San Francisco 49ers: What We've Learned Through Week 2 of Preseason
OK, San Francisco 49ers, what have you taught us through Week 2 of this 2014 preseason?
Is it that through eight quarters of play, you have managed only three total points while surrendering 57? Or have these two games been largely inconsequential due to the starters logging such minimal playing time?
Could it be that you’re preparing to move on from no-show right guard Alex Boone by rewarding other players and committing to Joe Looney? Or have these two weeks been all about the non-existence of a legitimate backup behind Colin Kaepernick?
Well, from the outside looking in, it’s been a combination of all four—and much more.
The 49ers have indeed been systematically outplayed in all phases of the game. A composite scoring margin of minus-54 isn’t the best of looks. Yet there remains an optimistic element in the to-be-determined—in what we haven’t seen from this team so far, and what can happen moving forward (i.e., when the starters actually play).
The same goes for the ongoing Boone versus Niners front office battle. We can reasonably intuit that life beyond No. 75 is a future possibility based on contracts given out and Looney’s steadily improving play.
And as for the backup quarterback situation, let’s just say we’ll get to that in a moment.
From second-team inadequacy to stellar rookie production to fullback Bruce Miller and more, here is what we’ve learned through Week 2 of the 49ers preseason.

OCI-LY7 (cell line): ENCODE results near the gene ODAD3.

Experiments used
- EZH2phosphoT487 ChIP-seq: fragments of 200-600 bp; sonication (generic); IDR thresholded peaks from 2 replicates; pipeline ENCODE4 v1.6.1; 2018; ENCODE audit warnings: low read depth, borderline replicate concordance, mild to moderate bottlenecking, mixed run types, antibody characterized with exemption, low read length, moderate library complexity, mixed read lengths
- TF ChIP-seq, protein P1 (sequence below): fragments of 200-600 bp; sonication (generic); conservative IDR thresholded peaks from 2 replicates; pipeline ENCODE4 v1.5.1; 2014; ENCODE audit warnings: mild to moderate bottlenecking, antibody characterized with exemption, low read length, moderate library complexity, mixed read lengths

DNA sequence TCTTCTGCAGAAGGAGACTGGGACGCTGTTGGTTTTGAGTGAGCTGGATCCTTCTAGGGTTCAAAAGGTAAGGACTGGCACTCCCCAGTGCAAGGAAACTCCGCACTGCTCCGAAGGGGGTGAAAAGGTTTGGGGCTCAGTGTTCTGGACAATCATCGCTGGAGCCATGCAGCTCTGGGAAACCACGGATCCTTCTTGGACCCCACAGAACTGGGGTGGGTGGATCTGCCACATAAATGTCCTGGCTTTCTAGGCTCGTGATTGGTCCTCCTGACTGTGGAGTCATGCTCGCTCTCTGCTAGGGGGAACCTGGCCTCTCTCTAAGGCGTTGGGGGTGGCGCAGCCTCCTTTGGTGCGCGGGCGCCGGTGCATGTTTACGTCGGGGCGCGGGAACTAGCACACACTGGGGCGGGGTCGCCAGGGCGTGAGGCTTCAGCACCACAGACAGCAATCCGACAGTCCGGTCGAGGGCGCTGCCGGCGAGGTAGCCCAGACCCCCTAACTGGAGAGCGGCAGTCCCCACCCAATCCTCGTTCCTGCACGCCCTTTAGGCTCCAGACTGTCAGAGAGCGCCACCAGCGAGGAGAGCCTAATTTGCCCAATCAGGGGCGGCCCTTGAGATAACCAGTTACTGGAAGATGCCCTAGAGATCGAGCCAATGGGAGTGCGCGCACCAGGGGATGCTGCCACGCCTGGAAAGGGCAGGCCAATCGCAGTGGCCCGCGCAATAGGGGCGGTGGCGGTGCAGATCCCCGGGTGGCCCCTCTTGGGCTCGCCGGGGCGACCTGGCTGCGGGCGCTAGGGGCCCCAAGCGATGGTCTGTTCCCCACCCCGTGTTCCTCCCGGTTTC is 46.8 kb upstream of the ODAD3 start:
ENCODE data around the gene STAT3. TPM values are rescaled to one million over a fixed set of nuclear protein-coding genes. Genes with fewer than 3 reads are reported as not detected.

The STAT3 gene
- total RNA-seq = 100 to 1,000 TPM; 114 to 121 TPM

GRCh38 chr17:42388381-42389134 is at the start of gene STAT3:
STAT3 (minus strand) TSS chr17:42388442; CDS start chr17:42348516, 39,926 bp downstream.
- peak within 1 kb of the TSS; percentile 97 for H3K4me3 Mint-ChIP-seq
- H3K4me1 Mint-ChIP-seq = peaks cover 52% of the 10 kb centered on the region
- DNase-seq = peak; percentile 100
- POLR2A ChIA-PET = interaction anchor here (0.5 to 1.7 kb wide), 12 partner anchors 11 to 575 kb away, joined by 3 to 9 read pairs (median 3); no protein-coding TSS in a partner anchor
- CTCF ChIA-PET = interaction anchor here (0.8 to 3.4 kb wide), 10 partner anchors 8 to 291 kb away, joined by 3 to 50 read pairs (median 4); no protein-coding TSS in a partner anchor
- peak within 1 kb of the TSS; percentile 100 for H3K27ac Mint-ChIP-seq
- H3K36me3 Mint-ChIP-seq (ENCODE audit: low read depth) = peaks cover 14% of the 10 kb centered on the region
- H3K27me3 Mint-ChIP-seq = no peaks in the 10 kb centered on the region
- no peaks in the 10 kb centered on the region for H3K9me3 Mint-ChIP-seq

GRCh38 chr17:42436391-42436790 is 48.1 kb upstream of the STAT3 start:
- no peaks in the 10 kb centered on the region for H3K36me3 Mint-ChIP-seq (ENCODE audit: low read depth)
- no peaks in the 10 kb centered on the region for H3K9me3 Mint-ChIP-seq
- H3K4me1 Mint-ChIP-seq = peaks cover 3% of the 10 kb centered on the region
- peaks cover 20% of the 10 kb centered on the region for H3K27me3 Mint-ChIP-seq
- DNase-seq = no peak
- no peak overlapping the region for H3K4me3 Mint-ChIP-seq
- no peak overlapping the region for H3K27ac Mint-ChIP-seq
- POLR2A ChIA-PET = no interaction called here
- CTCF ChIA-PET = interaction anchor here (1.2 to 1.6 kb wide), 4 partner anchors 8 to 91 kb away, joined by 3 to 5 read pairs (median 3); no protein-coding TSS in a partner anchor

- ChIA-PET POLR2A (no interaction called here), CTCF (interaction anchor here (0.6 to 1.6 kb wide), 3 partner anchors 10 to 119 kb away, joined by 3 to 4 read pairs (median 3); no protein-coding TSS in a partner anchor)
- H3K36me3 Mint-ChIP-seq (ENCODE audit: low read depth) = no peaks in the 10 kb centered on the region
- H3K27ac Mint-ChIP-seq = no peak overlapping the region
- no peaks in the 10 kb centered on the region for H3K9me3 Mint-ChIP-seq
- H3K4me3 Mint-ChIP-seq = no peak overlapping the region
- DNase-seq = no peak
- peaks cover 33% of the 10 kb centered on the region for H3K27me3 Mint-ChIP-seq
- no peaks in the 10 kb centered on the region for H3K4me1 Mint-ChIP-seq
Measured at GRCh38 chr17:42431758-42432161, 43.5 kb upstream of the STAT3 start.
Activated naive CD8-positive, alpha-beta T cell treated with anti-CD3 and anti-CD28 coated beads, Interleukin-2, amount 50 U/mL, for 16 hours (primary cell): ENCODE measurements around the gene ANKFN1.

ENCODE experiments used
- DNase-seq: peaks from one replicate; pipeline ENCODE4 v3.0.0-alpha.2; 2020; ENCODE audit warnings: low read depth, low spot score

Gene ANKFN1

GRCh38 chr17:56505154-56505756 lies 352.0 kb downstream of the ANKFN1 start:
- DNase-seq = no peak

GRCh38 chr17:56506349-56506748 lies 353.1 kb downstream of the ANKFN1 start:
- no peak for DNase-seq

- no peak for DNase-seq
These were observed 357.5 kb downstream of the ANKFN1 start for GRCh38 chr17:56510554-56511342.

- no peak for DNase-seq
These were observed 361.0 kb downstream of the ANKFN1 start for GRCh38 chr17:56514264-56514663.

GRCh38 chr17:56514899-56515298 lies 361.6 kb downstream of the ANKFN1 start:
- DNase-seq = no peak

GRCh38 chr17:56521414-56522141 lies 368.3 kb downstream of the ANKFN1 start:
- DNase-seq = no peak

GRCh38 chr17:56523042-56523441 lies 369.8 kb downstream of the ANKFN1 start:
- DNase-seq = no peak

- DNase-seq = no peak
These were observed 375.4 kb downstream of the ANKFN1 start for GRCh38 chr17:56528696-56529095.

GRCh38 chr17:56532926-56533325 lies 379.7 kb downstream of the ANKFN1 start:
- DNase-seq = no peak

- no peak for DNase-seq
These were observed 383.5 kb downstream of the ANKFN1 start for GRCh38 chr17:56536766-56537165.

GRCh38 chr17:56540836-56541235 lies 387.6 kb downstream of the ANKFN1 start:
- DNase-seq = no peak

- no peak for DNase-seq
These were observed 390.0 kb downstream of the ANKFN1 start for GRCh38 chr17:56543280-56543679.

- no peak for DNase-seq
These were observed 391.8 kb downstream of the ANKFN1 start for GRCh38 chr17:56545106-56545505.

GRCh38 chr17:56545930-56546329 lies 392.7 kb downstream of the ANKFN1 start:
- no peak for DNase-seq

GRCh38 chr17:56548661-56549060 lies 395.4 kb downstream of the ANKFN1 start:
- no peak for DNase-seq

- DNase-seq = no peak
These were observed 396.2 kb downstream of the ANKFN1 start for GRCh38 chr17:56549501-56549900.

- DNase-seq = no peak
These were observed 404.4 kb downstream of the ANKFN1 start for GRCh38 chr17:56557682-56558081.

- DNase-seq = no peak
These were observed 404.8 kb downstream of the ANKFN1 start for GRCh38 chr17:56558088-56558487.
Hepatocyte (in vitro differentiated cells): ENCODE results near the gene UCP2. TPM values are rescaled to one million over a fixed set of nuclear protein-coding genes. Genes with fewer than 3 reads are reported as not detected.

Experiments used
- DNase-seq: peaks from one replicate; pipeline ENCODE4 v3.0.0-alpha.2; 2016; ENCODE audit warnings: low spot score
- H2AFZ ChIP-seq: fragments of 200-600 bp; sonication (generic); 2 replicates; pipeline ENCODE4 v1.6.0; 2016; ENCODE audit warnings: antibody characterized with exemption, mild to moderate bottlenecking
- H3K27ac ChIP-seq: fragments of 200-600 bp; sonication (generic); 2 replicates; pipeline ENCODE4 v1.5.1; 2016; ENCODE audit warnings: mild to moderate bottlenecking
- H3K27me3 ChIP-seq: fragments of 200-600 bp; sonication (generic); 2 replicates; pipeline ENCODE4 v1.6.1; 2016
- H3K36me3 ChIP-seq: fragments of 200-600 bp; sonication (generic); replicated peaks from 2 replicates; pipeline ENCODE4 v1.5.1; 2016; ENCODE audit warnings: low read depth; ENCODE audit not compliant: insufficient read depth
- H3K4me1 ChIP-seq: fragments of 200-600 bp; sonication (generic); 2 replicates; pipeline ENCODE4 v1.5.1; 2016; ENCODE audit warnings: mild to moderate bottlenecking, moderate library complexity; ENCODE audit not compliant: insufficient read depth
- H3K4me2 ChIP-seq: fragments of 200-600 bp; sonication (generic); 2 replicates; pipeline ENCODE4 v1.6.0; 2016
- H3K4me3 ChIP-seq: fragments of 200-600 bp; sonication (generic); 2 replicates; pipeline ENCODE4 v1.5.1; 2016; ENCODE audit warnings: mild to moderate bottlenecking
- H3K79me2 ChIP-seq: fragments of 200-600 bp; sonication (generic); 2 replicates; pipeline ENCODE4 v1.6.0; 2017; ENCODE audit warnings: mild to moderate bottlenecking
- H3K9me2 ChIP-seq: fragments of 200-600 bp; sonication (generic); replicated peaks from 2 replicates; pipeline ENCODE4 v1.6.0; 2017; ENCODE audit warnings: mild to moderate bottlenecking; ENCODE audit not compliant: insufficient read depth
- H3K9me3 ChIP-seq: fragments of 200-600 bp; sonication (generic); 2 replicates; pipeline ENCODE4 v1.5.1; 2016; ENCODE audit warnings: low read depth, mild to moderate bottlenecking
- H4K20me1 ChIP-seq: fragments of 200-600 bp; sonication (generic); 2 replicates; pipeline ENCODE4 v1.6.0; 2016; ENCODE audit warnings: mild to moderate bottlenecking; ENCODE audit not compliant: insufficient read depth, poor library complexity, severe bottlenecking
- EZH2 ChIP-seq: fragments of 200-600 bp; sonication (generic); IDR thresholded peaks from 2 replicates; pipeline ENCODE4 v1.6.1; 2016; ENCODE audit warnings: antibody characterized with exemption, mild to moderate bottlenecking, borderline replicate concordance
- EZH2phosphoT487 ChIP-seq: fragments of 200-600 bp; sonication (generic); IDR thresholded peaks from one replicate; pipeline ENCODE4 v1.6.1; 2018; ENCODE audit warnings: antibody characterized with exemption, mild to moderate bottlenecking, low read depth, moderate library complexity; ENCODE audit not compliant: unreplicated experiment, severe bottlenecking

Beyond Kap, All Hope Is Lost—For Now
We’ll acknowledge at the outset that football life for the 49ers without Kaepernick is dismal, depressing and straight-up delusional.
If he were to miss any extended time this season, San Francisco wouldn’t make the playoffs. The red and gold might as well pack it up and wait for 2015 if he doesn't play much at all this year.
Yes—the guys backing up No. 7 really have been that bad.
Blaine Gabbert, Josh Johnson and McLeod Bethel-Thompson have been positively awful. Gabbert averaged less than three yards per completion, while over- and underthrowing receivers en route to one interception and a 32.4 passer rating against the Denver Broncos. Johnson then lost a fumble on his opening series, while McBLT threw an interception during his first drive on Sunday.
Compounding matters is Gabbert’s total lack of appreciation for his struggles.
“Frustration, I wouldn’t say that’s the word,” he said of his two-game showing, per MercuryNews.com's Cam Inman. “The biggest thing I have to do is take care of the football. It’s just one play. You’ve got to eliminate that one play in a drive, because that changes the outcome of it.”
Like Inman said—his “combined passer rating of 17.9” reflects consistent incompetence, not just one play.
Despite the bleak state of affairs, Jim Harbaugh won’t bring in outside reinforcements. CSN Bay Area’s Matt Maiocco reports that the head coach “will not look to add a backup quarterback before the start of the regular season.”
Guaranteed $2 million salary or not, Gabbert simply isn’t the guy. Niners fans can only hope that the former first-round bust falls beneath the veteran Johnson on the depth chart. Harbaugh’s pupil from the University of San Diego knows the system, has an accurate arm and at the very least brings some athleticism to the position.